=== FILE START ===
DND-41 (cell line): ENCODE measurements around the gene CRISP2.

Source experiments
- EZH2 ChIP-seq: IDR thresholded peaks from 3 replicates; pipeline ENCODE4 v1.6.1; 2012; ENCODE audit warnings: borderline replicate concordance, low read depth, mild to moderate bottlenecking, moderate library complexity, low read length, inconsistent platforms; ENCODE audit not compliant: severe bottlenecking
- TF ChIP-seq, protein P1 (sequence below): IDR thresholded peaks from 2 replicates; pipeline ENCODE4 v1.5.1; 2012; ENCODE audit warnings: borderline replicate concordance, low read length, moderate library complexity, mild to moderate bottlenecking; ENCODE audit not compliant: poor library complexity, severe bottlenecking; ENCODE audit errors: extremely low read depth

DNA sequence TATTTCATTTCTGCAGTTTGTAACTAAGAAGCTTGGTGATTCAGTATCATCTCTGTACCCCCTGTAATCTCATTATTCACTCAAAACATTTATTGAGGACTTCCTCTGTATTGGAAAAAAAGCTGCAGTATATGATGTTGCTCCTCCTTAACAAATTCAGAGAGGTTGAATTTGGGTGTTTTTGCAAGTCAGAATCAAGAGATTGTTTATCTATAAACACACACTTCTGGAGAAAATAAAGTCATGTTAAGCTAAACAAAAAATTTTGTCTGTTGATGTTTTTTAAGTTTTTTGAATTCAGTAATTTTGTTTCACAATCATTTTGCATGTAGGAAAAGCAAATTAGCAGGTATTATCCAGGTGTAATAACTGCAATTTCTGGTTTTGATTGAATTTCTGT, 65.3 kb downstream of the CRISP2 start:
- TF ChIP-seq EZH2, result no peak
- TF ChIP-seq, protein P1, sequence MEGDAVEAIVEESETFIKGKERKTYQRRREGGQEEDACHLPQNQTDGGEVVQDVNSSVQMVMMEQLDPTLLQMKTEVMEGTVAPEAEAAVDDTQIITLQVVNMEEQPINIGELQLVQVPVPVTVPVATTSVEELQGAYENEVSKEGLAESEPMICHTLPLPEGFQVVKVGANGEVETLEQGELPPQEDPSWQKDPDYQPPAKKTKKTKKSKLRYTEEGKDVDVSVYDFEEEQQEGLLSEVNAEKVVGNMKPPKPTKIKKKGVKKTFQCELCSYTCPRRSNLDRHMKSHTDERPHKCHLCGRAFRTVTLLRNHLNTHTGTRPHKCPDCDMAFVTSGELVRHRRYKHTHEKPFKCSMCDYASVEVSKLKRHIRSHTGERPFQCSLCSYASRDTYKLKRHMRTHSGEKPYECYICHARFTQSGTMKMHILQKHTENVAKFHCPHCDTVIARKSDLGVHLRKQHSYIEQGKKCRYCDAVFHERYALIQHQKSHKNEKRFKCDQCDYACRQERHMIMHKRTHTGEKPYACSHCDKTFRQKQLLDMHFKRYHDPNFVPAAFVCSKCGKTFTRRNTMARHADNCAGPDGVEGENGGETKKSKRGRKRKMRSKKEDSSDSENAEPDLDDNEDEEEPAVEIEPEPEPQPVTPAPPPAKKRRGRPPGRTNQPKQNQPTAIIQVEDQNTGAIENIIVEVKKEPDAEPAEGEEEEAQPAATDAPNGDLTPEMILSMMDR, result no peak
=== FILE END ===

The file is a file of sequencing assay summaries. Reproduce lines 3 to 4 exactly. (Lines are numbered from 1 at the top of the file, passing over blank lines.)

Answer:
- EZH2 ChIP-seq: IDR thresholded peaks from 3 replicates; pipeline ENCODE4 v1.6.1; 2012; ENCODE audit warnings: borderline replicate concordance, low read depth, mild to moderate bottlenecking, moderate library complexity, low read length, inconsistent platforms; ENCODE audit not compliant: severe bottlenecking
- TF ChIP-seq, protein P1 (sequence below): IDR thresholded peaks from 2 replicates; pipeline ENCODE4 v1.5.1; 2012; ENCODE audit warnings: borderline replicate concordance, low read length, moderate library complexity, mild to moderate bottlenecking; ENCODE audit not compliant: poor library complexity, severe bottlenecking; ENCODE audit errors: extremely low read depth